We left Rauland Ski-Senter late afternoon on Thursday, after a full day of telemark skiing. The return route took us by a couple of important Norwegian landmarks. We skirted the Hardangervidda, a mountain plateau that covers part of Telemark county and is the largest plateau of its kind in Europe. Most of the vidda (Norwegian for “plateau”) is protected as the Hardangervidda National Park. Further along the route, we stopped to see the Vemork hydroelectric power plant, positioned high up in the mountain of a deep gorge. This hydroelectric power plant was built by Norsk Hydro in 1911. In 1935, the plant began producing heavy water as a by product of fertilizer production. Knowing that heavy water could be used by Germans in WWII to produce nuclear weapons, a series of actions was taken on February 27, 1943, by Norwegian saboteurs bent on destroying the heavy water and the facility making it. These actions involved parachuting onto the Hardanervidda from a glider, skiing across the plateau, and climbing down and up the deep gorge on a moonlit winter’s night. For more information about this heroic feat by 12 Norwegian men, see more here. Or, check out the six episodes of, “The Heavy Water War” on Netflix.
Hannah and I arrived in Porsgrunn, at the home of our respective host families on Thursday night. On Friday, Hannah accompanied Kristine at school, walked through the town of Porsgrunn with her host, and enjoyed pizza and a movie with other students. I was delighted to see the four Norwegian students from last year’s exchange. On the eve of the departure, Hannah confessed that she wished she could stay in Norway longer and she just might not be at the house when we stopped by to pick her up for the ride to the airport!
Here are Hannah’s responses to a few questions:
What did you think about the Norwegian landscape as you drove through Telemark?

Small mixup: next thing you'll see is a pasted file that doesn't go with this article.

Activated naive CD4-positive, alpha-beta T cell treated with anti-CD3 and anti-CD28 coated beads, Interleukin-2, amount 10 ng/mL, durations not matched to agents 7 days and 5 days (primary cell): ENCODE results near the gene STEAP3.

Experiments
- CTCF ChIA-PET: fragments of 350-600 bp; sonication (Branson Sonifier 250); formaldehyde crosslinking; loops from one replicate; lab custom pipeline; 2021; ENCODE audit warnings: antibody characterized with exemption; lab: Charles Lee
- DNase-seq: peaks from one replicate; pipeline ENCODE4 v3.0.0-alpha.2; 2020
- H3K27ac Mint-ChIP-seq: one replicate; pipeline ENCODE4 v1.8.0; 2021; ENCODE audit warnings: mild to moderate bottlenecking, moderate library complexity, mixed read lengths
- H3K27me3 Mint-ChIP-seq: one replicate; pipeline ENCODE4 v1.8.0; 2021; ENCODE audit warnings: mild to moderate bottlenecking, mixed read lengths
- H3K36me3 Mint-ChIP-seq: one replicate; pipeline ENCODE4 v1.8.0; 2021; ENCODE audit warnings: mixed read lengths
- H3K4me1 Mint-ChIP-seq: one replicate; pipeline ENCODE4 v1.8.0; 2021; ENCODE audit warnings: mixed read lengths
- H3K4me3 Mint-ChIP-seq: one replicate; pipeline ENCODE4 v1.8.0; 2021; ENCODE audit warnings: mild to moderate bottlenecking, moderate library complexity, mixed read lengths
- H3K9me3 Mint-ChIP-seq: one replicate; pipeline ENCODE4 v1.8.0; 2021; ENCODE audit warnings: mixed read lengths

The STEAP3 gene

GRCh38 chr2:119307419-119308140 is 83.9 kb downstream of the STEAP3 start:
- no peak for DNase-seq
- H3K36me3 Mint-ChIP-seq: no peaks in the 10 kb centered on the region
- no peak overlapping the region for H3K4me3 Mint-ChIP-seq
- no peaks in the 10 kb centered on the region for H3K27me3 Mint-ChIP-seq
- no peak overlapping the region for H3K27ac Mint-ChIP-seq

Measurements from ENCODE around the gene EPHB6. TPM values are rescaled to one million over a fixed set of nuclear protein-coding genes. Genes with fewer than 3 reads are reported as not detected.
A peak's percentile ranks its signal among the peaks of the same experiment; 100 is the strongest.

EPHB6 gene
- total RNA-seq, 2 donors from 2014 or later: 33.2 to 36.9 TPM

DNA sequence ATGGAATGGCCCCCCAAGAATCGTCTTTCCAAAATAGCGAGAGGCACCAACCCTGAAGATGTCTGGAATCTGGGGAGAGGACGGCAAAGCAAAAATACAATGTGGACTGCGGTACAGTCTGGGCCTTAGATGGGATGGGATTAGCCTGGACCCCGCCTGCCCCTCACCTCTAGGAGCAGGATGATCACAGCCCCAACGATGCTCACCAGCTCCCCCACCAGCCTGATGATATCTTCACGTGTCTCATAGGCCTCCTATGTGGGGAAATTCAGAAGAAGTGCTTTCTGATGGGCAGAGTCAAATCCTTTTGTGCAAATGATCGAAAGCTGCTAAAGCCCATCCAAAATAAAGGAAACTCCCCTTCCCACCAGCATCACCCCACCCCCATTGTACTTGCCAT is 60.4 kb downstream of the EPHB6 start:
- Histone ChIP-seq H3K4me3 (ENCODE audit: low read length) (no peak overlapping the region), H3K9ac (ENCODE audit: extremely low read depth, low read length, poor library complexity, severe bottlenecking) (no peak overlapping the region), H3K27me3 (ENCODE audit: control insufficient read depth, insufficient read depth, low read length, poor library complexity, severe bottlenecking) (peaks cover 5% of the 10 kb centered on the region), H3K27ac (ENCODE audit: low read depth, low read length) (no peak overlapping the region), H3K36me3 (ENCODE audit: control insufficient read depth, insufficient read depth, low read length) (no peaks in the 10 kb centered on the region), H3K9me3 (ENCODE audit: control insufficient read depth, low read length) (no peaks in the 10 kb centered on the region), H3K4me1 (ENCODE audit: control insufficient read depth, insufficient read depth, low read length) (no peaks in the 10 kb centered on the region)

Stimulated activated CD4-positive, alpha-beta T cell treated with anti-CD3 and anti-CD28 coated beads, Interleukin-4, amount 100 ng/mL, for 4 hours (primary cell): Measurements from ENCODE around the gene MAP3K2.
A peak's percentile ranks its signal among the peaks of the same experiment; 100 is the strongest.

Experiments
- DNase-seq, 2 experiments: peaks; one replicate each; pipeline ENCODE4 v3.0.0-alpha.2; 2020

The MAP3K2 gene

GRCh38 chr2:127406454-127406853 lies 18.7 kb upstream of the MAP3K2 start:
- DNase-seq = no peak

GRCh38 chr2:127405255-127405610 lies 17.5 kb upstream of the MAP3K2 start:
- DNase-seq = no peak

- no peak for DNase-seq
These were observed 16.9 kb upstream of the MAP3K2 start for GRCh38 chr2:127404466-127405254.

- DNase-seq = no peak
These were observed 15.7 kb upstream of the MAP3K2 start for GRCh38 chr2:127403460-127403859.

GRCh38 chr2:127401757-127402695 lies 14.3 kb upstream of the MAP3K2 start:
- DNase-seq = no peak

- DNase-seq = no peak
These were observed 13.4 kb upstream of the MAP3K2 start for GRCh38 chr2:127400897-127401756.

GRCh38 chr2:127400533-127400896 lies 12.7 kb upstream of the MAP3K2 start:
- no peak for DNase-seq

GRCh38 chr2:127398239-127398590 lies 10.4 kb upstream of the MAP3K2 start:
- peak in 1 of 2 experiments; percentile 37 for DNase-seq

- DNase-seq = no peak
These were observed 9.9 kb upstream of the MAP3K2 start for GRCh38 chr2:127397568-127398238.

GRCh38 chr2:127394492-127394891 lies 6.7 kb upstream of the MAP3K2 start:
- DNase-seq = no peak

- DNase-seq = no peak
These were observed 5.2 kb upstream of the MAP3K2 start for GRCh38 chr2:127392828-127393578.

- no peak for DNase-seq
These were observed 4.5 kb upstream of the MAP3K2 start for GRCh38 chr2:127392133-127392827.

Hannah: The Norwegian landscape is beautiful.
What was the best part of staying at your hotel in Rauland?
Hannah: The best part of my hotel room was the people I shared it with. It was me and one other American, with Emilie and Kristine (Norwegians), and we got so close over the 3 days. It was so fun.
How do you feel about telemark skiing?
Telemark skiing is a lot of fun. It’s great. I loved it.
Do you think your Loppet friends would like Norway? If so, why?
My Loppet friends would love Norway because it is such a healthy, athletic, and beautiful country.
The purpose of the international youth exchange between the Loppet Foundation and Porsgrunn School in Telemark is to create Norwegian and American youth-to-youth connections, provide experiences centered on shared passion for skiing and outdoor activity, promote cross-cultural understanding, and provide opportunities for leadership skill development. This exchange program enables Norwegian and American youth to learn about each other’s culture, particularly as it relates to skiing and outdoor pursuits, to actively engage in community activities, and to develop leadership skills. This is the second year of the exchange and the first year The Loppet sent a female youth alumni. Loppet youth must have participated in Loppet programming and reside in North Minneapolis to participate in the exchange. The Loppet Foundation works closely with Norwegian partners, teachers Truls and Frode from Porsgrunn School, to create an exchange that provides the students with the opportunity to learn from one another and experience each community’s passion for outdoor winter activity – SKIING!